NAPLEX Question of the Week: Interpreting OTC Diagnostics

This week's question involves interpretation of an important OTC self-test.
NAPLEX Question of the Week: Interpreting OTC Diagnostics
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You receive a phone call from a 29 year old female who recently bought the Oraquick test from your pharmacy. Her past medical history is significant for allergic rhinitis and hypothyroidism. She takes levothyroxine 100mcg by mouth daily along with Flonase nasal spray 1 instillation in each nostril daily. She followed the directions per the manufacturer's instructions and the test showed a positive result. 

Which of the following is detected by Oraquick?

A. SARS-CoV-2

B. HIV

C. Influenza

D. HCG

Answer with rationale:

The correct answer is B.

Rapid diagnostic testing is becoming more and more available, with many pharmacists actively participating to improve patient access and ultimately care for a number of infectious diseases. A number of these tests for influenza, SARS-CoV-2, and even Group A streptococcus (S. pyogenes) i.e. "Strep throat" are available and allow for rapid prescribing of therapy. Answers A, C, and D are incorrect as the Oraquick test is not for any of these potential pathogens or conditions (HCG is elevated in pregnancy). There are a number of branded products available for testing of these.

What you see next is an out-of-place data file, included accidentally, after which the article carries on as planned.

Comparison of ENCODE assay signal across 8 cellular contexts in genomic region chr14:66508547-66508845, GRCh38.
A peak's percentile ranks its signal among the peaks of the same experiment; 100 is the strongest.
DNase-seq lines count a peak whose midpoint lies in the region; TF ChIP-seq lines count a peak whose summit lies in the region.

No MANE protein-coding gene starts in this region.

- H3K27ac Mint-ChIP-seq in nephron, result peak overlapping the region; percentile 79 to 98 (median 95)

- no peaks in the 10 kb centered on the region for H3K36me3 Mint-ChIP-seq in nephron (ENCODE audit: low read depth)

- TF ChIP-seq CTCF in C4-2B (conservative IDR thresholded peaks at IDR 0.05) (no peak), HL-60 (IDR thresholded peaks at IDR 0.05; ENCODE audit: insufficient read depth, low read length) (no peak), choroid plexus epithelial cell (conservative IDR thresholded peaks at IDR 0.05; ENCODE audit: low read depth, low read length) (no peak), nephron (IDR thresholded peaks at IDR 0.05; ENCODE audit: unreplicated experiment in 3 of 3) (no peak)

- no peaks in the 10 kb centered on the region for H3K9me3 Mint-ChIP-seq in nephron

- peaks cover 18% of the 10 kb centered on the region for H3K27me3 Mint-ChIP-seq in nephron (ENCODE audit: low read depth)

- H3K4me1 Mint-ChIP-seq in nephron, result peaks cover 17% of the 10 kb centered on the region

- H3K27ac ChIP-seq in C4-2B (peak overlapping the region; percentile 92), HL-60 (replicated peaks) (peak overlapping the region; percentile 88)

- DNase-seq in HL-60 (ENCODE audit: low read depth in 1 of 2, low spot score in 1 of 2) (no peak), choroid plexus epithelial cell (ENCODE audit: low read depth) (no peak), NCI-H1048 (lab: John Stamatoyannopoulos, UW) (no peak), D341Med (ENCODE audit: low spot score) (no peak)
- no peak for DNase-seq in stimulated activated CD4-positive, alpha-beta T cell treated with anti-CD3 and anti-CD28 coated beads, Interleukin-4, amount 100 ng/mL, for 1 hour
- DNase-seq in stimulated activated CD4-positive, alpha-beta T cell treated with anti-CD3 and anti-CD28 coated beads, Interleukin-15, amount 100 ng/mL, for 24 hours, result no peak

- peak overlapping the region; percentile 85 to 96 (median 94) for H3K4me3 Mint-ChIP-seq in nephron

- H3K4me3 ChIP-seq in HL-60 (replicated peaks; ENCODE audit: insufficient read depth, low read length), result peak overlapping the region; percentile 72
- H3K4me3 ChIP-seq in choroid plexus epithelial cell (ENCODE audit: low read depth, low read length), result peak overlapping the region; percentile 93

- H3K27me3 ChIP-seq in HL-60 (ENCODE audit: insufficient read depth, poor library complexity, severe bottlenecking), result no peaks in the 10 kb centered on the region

Oraquick is an in vitro home diagnostic test used to detect HIV antibodies (HIV-1 and HIV-2) qualitatively. As indicated by the name, the test is completed via oral fluid from the gumline (not saliva) with results available in approximately 20-40 minutes. Some important tips for use are the following:

1. The test should ideally be used 3 months or after the index event that may have led to HIV acquisition as it takes at least this period of time for antibodies to develop.

2. Do not eat, drink, or use any oral care products within a half hour prior to administering the test. 

3. The test is indicated for anyone 17 years of age or older.

4. All positive results are only considered preliminary and should be confirmed by testing with a healthcare professional. This would be critical counseling for the pharmacist taking this phone call as triage/medical referral is an important NAPLEX competency statement (3.1). 

A very important part of pharmacy practice going forward will be administration and interpretation of rapid diagnostic tests with subsequent treatment if indicated. Knowledge of these are critical for pharmacists as this allows for quicker treatment of pathogens which will improve time to effective therapy.

More information about Oraquick from the FDA can be found here: https://www.fda.gov/consumers/consumer-updates/facts-about-home-hiv-testing

Until next week!

Dr. B

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